Four miles south of Minehead, along Broadwood Road; TA24 6TA
0.4 miles, along a broad path through the grove of the tallest trees
Along the eastern fringes of Exmoor in Somerset, Nutcombe Bottom is a short, shady, moist and quite steep-sided valley on the north side of an isolated area of high ground (Croydon Hill); land planted with conifers in the mid to late 19th century, one of which, a Douglas fir, is currently the tallest tree in England - 60.05 metres (197 feet) when last measured, in 2009. In all the UK, the record is held by another Douglas fir, near Inverness in Scotland, at 66.4 metres.
The tall tree at Nutcombe Bottom was planted in 1876 and stands near the north edge of the woodland, part of a sheltered grove of other large specimens, which may be viewed along a 0.4 mile trail which crosses a stream a couple of times and links with longer paths into the plantation; the dense conifer forest extends over 2 miles to the south, uphill.
A longer loop can be made by walking a little further up the tall trees valley, over a ridge and down an adjacent ravine, a circuit of 1.4 miles. This latter ravine, the one marked as Nutcombe Bottom on maps, has a carpark with picnic place, while the deeper (unnamed) valley with the tallest trees, just to the east, is also reached by a paved road, and is served by a smaller parking area.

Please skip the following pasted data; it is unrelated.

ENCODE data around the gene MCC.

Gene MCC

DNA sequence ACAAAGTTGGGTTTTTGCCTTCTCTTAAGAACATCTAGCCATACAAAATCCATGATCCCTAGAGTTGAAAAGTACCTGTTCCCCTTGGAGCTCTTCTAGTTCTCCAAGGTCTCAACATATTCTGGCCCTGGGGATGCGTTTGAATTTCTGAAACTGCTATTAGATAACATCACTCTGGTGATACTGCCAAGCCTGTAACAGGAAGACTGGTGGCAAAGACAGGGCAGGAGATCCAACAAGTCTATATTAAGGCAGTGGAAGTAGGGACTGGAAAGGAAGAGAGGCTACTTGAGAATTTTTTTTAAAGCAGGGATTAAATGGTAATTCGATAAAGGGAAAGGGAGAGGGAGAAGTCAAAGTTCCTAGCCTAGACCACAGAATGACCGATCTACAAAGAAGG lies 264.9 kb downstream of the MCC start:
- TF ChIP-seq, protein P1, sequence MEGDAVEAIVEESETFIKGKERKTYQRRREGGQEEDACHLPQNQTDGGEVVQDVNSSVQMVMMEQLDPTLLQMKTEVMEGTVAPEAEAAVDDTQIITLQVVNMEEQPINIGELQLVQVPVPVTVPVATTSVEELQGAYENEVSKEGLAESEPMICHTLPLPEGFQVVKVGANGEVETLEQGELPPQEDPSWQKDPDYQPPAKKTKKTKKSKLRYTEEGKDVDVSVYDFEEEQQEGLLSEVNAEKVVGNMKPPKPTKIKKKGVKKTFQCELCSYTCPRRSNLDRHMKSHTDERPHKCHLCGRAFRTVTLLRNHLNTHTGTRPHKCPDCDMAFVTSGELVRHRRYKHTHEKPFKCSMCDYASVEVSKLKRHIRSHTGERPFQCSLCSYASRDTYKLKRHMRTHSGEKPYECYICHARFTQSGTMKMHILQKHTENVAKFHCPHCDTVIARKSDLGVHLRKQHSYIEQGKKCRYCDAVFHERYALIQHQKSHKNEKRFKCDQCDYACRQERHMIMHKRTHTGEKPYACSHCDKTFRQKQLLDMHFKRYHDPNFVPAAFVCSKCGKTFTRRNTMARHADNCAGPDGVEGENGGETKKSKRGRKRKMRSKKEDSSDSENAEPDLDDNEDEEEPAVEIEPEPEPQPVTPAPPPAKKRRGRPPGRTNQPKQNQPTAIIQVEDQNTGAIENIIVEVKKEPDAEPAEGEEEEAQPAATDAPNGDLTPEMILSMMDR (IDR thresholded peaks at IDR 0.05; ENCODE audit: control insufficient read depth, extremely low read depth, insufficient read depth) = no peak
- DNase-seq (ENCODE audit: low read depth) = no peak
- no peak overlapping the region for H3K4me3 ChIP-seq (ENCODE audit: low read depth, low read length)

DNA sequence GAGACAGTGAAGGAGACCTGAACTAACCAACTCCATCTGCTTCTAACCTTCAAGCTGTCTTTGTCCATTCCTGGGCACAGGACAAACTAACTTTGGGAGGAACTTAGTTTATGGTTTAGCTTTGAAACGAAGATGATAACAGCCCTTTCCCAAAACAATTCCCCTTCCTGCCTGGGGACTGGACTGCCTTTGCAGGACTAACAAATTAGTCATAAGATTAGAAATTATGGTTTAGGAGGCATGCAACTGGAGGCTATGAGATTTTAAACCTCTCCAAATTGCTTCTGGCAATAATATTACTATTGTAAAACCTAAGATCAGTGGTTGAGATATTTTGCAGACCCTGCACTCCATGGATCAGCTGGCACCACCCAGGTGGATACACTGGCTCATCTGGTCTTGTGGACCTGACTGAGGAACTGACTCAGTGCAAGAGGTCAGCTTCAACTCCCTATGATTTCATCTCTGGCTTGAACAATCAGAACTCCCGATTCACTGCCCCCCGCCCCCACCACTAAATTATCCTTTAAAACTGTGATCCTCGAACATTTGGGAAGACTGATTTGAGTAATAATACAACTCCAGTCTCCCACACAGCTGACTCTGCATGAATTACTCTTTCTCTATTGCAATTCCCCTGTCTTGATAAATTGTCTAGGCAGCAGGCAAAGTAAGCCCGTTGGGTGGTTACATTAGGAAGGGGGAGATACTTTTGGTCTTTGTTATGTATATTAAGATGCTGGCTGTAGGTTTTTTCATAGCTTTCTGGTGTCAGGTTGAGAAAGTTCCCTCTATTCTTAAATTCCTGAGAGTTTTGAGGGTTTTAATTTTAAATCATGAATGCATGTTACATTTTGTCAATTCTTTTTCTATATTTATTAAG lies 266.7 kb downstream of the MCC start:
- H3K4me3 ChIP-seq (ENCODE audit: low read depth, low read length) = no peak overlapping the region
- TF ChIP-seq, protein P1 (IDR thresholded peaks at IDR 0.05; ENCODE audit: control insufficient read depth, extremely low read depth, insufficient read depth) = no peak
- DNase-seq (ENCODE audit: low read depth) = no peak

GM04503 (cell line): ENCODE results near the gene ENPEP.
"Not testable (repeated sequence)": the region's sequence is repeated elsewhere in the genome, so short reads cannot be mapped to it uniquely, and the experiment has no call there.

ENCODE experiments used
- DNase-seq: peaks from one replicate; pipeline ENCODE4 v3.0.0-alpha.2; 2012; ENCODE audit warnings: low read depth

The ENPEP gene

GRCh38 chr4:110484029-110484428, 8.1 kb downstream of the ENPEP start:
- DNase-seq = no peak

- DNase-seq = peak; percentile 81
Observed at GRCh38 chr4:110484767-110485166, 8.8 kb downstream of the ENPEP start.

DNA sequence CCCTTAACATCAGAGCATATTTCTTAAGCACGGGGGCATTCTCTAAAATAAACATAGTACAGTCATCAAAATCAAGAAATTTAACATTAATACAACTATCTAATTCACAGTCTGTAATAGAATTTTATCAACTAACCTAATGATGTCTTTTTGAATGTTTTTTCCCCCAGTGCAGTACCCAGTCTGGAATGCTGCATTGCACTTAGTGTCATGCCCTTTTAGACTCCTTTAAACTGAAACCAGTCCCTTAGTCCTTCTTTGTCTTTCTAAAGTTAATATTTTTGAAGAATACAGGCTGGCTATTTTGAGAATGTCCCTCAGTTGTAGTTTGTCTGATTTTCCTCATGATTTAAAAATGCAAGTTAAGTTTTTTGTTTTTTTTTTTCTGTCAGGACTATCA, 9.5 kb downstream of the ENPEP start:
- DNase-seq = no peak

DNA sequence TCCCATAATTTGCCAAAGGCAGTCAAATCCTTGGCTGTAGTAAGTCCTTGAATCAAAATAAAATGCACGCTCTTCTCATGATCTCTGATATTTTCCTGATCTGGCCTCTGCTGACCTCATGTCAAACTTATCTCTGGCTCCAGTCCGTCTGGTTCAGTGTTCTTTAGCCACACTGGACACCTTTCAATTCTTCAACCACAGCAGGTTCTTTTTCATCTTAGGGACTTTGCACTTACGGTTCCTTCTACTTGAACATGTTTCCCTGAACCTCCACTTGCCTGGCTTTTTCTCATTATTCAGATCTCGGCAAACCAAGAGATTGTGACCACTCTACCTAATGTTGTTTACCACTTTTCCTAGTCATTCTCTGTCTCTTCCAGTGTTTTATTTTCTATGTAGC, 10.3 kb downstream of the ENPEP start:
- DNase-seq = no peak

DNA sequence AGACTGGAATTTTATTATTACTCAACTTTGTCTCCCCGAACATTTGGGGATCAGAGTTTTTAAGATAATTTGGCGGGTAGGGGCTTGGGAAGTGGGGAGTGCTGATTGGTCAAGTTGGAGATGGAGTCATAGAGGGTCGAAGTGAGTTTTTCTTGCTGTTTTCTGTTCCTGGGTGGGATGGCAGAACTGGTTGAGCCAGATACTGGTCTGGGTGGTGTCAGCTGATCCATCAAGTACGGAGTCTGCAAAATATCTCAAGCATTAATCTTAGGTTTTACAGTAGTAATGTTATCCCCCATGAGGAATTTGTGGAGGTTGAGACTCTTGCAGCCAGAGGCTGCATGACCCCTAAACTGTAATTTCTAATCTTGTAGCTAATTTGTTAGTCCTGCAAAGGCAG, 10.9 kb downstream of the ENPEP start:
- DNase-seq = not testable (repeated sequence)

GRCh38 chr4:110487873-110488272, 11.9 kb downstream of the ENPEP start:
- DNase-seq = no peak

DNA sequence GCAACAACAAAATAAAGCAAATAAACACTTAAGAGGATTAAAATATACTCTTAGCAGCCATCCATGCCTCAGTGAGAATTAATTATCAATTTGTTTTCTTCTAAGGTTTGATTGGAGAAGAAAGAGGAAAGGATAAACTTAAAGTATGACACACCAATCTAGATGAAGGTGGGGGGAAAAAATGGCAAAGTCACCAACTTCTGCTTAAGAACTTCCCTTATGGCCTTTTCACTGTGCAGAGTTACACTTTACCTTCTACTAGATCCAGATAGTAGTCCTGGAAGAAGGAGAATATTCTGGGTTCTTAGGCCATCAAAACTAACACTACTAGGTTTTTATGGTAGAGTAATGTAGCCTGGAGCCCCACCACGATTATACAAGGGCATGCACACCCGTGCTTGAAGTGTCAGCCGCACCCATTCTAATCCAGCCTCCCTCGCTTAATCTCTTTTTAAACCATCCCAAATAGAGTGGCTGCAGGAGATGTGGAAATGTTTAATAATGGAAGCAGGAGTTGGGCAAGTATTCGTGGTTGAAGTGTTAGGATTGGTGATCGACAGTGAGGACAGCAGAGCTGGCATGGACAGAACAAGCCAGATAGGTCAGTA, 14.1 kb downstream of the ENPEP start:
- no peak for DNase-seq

The signed approach to Nutcombe Bottom is along a narrow lane, Broadwood Road, south of the A396, 1 mile from Dunster and 3 miles from Minehead. This forks after half a mile; the west road enters the actual Nutcombe Bottom, past the picnic/parking area, then proceeds further into the plantation, skirting the west edge of Croydon Hill, while the east fork leads to the parking place for the Tall Trees Trail, after which the road narrows to a (gated) track, extending a little further up the valley, ending at a point where the sides become steep, and three trails branch off. From the initial parking place, the tall trees path soon reaches the famous Douglas fir, identified by a sign and enclosed by a low fence for protection; it then crosses the stream, running below other large conifers, soon crossing again and ending with a little loop. This stretch of the valley is particularly atmospheric, the firs mixed with ferns and other leafy plants, all fed by the stream flowing through the grove, and surrounded by reddish earth, scenery reminiscent of the great redwood forests of California and Oregon.